Giuliani: I'd endorse Trump but I don't want to defend him

It took Rudy Giuliani quite some time to publicly state that he would vote for Donald Trump in the New York primary, but the former mayor and presidential hopeful doesn’t want people to assume he endorses Trump. Sure, Giuliani thinks Trump’s the best candidate in the field, he told Fox News’ Megyn Kelly last night, but that’s as far as Giuliani’s prepared to go. Specifically, Giuliani wants to keep his distance from Trump when it comes to having to defend his friend’s public remarks and feuds, especially the one with Kelly herself:

https://www.youtube.com/watch?v=qlAUdGjUumk

Donald Trump and is voting for him, but when pressed by Megyn Kelly tonight about why he won’t endorse the GOP frontrunner, Giuliani finally got to the reason why.

Firstly, he said, “I’m not part of the campaign. I don’t want anybody to think that I am an official in the campaign.”

Kelly notes that an endorsement doesn’t necessarily confer official campaigner status, but Giuliani offers another bite at the same apple before getting down to the actual problem:

“Nobody thinks that,” she said. “The New York Post endorsed Donald Trump. I don’t think anybody thinks The New York Post is part of the campaign.”

Giuliani explained that’s he’s a “political person” and would have to make speeches and join Trump’s campaign if he endorsed the billionaire mogul, but that he’s not ready to completely rule out working with him.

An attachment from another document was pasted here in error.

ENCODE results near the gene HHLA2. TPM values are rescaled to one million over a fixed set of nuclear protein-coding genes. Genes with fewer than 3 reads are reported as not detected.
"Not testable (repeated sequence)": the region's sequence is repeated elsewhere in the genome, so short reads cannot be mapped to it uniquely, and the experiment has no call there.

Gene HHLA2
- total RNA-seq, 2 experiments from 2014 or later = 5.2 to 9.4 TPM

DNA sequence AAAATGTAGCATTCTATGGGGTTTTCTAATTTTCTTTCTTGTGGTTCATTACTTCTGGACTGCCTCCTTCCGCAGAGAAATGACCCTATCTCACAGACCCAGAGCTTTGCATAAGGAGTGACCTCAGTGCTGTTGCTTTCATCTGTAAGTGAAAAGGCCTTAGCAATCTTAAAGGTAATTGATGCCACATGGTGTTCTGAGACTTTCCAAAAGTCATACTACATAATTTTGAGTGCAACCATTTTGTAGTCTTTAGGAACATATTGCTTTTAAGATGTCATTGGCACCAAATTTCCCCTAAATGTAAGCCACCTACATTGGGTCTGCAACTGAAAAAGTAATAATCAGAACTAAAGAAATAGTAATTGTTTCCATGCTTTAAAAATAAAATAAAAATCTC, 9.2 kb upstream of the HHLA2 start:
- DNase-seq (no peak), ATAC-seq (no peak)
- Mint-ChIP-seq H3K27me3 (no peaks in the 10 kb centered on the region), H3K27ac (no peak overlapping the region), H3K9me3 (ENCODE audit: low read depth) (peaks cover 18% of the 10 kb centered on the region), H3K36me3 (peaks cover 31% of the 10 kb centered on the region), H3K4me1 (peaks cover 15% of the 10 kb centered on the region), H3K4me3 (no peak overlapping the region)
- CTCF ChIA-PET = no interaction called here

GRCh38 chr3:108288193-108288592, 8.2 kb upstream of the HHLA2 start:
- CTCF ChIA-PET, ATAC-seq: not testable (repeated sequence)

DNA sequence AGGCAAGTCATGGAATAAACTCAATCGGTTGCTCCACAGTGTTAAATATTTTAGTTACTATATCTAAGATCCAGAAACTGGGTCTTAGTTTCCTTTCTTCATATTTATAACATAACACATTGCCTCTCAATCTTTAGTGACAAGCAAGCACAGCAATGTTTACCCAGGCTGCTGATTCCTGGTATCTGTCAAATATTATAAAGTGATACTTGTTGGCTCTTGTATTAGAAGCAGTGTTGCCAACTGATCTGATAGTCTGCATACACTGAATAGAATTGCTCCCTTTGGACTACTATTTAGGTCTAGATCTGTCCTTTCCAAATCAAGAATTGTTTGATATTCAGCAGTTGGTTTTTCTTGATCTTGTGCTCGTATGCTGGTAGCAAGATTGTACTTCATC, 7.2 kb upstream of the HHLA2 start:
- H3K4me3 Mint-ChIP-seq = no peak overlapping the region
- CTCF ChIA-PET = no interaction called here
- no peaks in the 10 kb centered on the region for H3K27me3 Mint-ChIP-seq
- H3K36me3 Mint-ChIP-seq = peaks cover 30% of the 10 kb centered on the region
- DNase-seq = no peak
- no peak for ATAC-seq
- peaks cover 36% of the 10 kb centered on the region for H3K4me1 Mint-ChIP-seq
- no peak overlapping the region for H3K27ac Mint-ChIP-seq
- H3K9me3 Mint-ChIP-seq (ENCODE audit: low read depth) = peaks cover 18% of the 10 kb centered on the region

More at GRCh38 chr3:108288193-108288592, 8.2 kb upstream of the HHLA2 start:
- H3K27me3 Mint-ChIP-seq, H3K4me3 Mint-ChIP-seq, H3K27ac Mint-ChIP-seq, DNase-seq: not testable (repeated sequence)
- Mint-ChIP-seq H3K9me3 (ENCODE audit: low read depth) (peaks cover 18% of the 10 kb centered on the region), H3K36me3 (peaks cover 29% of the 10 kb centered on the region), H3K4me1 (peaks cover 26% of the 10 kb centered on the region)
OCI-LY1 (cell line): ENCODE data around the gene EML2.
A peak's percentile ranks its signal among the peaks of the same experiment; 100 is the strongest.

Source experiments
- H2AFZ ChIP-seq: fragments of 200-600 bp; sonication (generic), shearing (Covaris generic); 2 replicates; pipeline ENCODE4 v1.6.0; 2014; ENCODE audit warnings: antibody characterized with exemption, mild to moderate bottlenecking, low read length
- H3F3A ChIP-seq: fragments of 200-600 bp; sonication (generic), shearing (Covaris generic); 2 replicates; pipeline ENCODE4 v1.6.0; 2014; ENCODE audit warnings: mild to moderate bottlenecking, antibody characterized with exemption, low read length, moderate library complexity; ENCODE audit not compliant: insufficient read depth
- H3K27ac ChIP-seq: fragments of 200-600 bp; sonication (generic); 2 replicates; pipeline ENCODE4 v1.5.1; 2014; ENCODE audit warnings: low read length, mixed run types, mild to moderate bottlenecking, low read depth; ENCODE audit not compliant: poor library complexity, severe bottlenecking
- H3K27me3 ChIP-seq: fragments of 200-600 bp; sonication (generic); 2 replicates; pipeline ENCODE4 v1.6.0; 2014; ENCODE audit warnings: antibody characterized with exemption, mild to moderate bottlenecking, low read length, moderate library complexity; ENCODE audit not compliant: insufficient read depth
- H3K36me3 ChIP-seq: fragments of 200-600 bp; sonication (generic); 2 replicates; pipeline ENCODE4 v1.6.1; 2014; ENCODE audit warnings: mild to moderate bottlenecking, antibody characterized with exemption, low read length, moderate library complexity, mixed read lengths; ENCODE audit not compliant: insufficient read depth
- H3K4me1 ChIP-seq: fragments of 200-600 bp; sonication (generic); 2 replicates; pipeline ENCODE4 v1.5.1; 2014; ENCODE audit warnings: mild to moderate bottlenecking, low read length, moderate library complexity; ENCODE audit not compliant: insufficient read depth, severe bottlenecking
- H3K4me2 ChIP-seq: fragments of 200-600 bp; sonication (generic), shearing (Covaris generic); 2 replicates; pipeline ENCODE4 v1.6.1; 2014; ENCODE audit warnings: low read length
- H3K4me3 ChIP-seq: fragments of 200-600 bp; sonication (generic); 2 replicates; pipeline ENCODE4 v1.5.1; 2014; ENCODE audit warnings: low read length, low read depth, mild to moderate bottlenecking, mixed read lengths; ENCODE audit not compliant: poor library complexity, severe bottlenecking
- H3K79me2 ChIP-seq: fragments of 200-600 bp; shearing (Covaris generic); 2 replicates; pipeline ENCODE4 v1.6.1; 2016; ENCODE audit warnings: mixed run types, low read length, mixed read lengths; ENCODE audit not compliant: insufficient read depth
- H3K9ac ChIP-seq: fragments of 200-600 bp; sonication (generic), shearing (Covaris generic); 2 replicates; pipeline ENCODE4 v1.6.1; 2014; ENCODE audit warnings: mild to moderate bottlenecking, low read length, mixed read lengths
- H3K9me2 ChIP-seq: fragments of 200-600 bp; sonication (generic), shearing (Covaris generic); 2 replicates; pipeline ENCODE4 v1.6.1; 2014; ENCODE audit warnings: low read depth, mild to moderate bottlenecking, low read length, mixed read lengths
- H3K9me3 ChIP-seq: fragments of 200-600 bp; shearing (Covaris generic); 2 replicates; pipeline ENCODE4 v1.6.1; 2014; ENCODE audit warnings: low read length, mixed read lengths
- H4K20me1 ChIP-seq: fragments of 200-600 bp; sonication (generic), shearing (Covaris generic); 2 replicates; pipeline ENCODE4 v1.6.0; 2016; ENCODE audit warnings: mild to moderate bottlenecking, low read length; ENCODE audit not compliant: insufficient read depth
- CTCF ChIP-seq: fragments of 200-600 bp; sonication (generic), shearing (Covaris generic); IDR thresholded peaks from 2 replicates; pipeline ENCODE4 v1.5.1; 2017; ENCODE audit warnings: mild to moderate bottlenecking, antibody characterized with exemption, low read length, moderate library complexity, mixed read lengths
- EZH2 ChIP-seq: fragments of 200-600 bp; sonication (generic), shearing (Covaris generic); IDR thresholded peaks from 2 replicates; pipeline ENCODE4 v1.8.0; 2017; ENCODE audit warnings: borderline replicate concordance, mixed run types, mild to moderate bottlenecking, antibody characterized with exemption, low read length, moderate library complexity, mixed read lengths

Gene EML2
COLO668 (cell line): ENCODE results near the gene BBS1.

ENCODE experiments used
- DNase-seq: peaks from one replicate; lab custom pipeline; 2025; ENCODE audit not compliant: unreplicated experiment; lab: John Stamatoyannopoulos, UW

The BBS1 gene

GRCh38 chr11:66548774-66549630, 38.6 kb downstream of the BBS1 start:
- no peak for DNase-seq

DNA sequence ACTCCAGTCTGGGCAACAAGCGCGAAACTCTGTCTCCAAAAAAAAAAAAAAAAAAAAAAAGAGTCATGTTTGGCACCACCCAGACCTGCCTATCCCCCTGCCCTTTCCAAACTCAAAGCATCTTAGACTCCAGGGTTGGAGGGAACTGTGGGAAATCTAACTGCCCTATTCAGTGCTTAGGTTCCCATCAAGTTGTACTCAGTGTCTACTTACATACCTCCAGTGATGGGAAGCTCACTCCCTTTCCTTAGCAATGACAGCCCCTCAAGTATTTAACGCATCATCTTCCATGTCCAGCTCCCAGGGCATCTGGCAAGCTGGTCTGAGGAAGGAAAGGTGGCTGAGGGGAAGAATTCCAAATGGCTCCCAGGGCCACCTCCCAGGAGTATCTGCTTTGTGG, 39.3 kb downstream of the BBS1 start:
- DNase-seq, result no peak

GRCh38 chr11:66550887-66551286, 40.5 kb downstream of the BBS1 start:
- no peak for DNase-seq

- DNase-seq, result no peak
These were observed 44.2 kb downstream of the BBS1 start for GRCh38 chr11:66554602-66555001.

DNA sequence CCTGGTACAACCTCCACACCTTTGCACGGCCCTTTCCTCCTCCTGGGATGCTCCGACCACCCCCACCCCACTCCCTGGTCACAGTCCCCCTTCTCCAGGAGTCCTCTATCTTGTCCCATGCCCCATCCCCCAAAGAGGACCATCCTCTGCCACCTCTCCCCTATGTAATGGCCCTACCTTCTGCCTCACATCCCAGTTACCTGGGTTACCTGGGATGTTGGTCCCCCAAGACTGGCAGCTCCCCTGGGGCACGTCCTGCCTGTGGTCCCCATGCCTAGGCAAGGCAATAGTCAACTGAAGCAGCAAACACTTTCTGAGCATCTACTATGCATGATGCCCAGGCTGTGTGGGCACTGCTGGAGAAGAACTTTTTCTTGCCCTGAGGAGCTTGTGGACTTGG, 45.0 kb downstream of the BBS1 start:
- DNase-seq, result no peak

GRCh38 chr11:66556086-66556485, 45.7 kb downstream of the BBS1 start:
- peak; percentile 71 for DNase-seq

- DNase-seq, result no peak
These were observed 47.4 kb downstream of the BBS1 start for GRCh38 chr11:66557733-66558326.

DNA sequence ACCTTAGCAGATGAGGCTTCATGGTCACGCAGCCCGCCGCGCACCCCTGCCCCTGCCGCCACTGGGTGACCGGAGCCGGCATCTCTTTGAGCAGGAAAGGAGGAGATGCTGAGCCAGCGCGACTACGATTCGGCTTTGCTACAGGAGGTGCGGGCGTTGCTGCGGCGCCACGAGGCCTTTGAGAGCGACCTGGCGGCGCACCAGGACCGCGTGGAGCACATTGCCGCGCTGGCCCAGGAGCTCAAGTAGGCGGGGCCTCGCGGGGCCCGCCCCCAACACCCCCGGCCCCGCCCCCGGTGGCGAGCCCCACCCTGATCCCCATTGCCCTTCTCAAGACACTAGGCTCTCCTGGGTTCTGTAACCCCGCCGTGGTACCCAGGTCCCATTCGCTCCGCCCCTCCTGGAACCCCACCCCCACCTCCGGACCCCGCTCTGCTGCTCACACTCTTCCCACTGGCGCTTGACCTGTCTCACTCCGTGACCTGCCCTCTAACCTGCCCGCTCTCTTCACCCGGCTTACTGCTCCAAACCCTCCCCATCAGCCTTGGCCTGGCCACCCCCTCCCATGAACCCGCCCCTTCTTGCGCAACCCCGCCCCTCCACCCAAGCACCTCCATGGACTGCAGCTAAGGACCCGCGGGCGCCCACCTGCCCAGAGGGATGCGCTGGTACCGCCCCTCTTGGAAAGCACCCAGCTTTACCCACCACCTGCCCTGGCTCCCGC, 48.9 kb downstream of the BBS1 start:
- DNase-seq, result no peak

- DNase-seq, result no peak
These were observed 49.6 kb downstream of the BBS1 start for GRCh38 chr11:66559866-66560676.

Perhaps realizing that he’d just made the same argument that Kelly refuted, Giuliani admitted that he’s uncomfortable fronting for Trump:

“If they would make some of the changes, maybe,” he said.

“There’s no question I believe he is the best candidate,” Giuliani added. “And if people want to interpret that as an endorsement, it is, but it doesn’t require any obligation on my part to have to defend every single thing they do.”

The lawyer in Giuliani has gotten the better of him. If he’s going on television to talk about how Trump is the best candidate for the presidency with the implication that others should follow his example, that’s pretty much a de facto personal endorsement, no? If he’s going on prime-time TV to make that argument, there is a need to defend it, even if it’s just for personal credibility. Like it or not, that also involves explaining how making the kind of broad statements about Mexicans that Giuliani denounces here goes into Giuliani’s decision that Trump is the best representative of the GOP in November.

Giuliani wants to eat his cake and have it too by attempting to evade any responsibility for his own choice as a prominent politician in a presidential primary. He could have just voted for his friend and kept quiet about it, or simply said that friendship was the basis for his vote — and many would have respected that kind of loyalty, even if they disagreed with the choice. By ducking these questions, though, Giuliani leaves the impression that he can’t give a credible answer as to why Trump’s public outbursts are overcome by his other talents for the job, which is a pretty weak position for a quasi-surrogate on prime time.

Still, Giuliani’s doing better in that role than Ben Carson.